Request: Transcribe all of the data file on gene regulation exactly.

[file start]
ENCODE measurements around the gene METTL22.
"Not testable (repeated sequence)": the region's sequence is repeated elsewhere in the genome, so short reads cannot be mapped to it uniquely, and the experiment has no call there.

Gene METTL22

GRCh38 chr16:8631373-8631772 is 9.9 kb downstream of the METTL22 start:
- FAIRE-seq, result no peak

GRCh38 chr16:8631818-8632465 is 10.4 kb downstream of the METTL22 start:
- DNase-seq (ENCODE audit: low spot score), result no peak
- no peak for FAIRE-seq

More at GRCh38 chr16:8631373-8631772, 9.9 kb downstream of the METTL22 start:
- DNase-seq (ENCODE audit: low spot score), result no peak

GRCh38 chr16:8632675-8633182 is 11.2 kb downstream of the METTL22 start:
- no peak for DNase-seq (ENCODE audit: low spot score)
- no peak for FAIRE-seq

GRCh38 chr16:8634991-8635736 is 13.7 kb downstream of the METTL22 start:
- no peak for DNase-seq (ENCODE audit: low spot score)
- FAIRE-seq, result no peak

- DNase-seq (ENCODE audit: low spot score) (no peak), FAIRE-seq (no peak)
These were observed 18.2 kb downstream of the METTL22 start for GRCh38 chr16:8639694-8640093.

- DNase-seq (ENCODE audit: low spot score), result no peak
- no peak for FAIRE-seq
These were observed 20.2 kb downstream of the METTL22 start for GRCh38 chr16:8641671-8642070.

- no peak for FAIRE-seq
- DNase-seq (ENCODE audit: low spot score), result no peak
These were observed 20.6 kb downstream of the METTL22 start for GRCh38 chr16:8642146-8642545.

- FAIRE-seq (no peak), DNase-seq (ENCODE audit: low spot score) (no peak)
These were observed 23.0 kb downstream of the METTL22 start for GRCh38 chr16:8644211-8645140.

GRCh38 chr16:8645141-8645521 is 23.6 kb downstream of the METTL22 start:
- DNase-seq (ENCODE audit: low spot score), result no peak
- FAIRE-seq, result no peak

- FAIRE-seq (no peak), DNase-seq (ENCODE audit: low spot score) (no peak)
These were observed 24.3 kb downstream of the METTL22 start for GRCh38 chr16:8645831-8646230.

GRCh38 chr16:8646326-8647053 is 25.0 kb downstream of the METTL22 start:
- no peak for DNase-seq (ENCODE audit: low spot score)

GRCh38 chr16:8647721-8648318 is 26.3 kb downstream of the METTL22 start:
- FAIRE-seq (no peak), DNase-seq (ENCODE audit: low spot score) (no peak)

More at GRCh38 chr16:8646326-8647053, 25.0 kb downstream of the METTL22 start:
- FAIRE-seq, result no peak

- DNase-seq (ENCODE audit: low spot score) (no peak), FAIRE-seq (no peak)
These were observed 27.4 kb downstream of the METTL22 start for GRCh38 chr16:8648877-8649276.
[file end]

ENCODE measurements around the gene METTL22.
"Not testable (repeated sequence)": the region's sequence is repeated elsewhere in the genome, so short reads cannot be mapped to it uniquely, and the experiment has no call there.

Gene METTL22

GRCh38 chr16:8631373-8631772 is 9.9 kb downstream of the METTL22 start:
- FAIRE-seq, result no peak

GRCh38 chr16:8631818-8632465 is 10.4 kb downstream of the METTL22 start:
- DNase-seq (ENCODE audit: low spot score), result no peak
- no peak for FAIRE-seq

More at GRCh38 chr16:8631373-8631772, 9.9 kb downstream of the METTL22 start:
- DNase-seq (ENCODE audit: low spot score), result no peak

GRCh38 chr16:8632675-8633182 is 11.2 kb downstream of the METTL22 start:
- no peak for DNase-seq (ENCODE audit: low spot score)
- no peak for FAIRE-seq

GRCh38 chr16:8634991-8635736 is 13.7 kb downstream of the METTL22 start:
- no peak for DNase-seq (ENCODE audit: low spot score)
- FAIRE-seq, result no peak

- DNase-seq (ENCODE audit: low spot score) (no peak), FAIRE-seq (no peak)
These were observed 18.2 kb downstream of the METTL22 start for GRCh38 chr16:8639694-8640093.

- DNase-seq (ENCODE audit: low spot score), result no peak
- no peak for FAIRE-seq
These were observed 20.2 kb downstream of the METTL22 start for GRCh38 chr16:8641671-8642070.

- no peak for FAIRE-seq
- DNase-seq (ENCODE audit: low spot score), result no peak
These were observed 20.6 kb downstream of the METTL22 start for GRCh38 chr16:8642146-8642545.

- FAIRE-seq (no peak), DNase-seq (ENCODE audit: low spot score) (no peak)
These were observed 23.0 kb downstream of the METTL22 start for GRCh38 chr16:8644211-8645140.

GRCh38 chr16:8645141-8645521 is 23.6 kb downstream of the METTL22 start:
- DNase-seq (ENCODE audit: low spot score), result no peak
- FAIRE-seq, result no peak

- FAIRE-seq (no peak), DNase-seq (ENCODE audit: low spot score) (no peak)
These were observed 24.3 kb downstream of the METTL22 start for GRCh38 chr16:8645831-8646230.

GRCh38 chr16:8646326-8647053 is 25.0 kb downstream of the METTL22 start:
- no peak for DNase-seq (ENCODE audit: low spot score)

GRCh38 chr16:8647721-8648318 is 26.3 kb downstream of the METTL22 start:
- FAIRE-seq (no peak), DNase-seq (ENCODE audit: low spot score) (no peak)

More at GRCh38 chr16:8646326-8647053, 25.0 kb downstream of the METTL22 start:
- FAIRE-seq, result no peak

- DNase-seq (ENCODE audit: low spot score) (no peak), FAIRE-seq (no peak)
These were observed 27.4 kb downstream of the METTL22 start for GRCh38 chr16:8648877-8649276.